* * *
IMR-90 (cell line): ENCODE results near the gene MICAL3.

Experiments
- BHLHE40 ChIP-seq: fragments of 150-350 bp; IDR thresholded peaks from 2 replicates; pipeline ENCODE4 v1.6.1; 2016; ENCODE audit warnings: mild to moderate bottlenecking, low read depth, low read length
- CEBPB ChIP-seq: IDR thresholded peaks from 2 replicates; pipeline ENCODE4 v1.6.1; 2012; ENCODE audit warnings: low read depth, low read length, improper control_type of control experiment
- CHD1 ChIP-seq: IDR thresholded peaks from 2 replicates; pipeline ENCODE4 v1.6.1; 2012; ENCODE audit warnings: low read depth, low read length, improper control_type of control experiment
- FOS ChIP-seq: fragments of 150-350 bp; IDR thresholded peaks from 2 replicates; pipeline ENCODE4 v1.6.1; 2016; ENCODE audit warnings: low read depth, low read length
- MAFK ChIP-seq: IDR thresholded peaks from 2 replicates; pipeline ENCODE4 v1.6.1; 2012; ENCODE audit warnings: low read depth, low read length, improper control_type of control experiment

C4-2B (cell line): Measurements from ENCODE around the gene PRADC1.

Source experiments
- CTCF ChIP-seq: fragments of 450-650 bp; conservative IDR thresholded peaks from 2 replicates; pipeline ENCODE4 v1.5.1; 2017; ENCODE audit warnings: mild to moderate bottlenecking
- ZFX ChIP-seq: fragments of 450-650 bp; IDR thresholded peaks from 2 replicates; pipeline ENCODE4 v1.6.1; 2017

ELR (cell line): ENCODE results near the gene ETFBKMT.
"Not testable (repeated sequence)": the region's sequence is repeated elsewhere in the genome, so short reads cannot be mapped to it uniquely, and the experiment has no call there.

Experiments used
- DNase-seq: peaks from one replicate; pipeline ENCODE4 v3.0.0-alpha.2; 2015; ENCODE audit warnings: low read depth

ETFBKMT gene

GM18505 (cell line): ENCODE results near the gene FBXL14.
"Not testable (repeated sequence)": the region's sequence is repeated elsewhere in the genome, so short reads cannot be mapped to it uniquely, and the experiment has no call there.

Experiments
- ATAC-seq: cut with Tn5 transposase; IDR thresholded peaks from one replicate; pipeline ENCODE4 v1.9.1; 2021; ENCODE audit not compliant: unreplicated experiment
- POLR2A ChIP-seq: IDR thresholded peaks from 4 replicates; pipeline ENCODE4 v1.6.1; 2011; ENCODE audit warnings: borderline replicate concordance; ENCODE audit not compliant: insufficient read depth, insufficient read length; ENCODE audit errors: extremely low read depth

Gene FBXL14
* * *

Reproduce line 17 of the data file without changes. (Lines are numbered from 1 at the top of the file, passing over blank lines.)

GM18505 (cell line): ENCODE results near the gene FBXL14.